If you have a schizophrenic family member, or one with bipolar illness, read this book.  Your first impression will be, “yeah, they’re like that.”  Then you’ll be fascinated as Elyn and her illness grapple.  Elyn Saks is a successful law school professor who tells the story of her schizophrenia from her first hallucinations as a teenager through her education, multiple hospitalizations and eventual academic career.    But, she’s also a stubborn narcissist who insists on having things her way, and some of her tribulations were her own fault.  Pharmaceuticals for schizophrenia improved since she was first medicated, but she fought them all the way.  Finally, near the end of the book she admits that only with medication can a schizophrenic control their illness.  We physicians have known that since the 1950’s, but Elyn had to learn it for herself.  Elyn, like most schizophrenics, doesn’t feel herself when she’s on medications, yet the hallucinations and paranoia off of meds makes her life miserable; so, her story is of life on and off meds.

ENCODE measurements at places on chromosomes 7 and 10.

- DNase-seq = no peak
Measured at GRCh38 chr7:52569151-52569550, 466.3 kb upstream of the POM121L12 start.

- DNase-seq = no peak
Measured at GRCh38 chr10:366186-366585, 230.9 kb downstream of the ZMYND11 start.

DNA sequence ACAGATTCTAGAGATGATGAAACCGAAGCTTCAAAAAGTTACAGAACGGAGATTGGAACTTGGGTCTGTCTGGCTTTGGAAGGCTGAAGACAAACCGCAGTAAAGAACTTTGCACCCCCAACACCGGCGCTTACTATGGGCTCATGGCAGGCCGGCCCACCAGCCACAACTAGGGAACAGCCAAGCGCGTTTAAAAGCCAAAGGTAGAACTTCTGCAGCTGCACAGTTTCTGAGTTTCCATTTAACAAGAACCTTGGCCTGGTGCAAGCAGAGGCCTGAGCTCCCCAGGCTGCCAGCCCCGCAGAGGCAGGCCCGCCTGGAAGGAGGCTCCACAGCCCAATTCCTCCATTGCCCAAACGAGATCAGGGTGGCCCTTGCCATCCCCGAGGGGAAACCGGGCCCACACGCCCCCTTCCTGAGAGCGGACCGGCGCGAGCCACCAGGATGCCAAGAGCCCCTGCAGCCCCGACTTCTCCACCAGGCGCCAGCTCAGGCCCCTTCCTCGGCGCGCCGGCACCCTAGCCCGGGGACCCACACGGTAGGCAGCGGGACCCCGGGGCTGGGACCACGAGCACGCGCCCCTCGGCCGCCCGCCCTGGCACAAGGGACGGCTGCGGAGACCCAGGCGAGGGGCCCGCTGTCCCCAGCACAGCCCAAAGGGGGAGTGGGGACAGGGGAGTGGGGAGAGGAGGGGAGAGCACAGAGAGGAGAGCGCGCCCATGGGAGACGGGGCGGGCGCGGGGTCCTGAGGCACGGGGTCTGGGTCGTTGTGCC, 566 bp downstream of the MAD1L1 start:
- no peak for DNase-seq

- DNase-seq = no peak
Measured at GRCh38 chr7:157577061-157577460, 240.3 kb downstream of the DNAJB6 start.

We now know that an excess of the neurotransmitter dopamine is what causes all that unwanted brain activity.  I’ve heard schizophrenics talk about “looking through that window” at another world; the schizophrenic’s world.  Elyn gives us a glimpse through the window.  It’s fascinating.

As a physician who treats schizophrenics, and a novelist looking for characters, I wondered if a genius schizophrenic could solve a highly complex problem.  I brought the subject up at a psychiatric conference and the consensus was no, their organization skills are too impaired.  Elyn Saks answered it in the affirmative, and demonstrated that a schizophrenic can organize and deal with highly complex problems.

There are flaws.  Elyn comes from a wealthy family and was allowed to change physicians until she found one who wouldn’t put her on medication.  Her favorite was a French psychoanalyst who just let Elyn talk and took no action.  Psychoanalysis doesn’t work for schizophrenia, and it didn’t work for Elyn, yet she gives the impression that doctor shopping is beneficial for the mentally ill.  It isn’t.  Most of her psychiatric breakdowns were because she was off her meds.  Still, it’s the only book of its kind and I recommend it.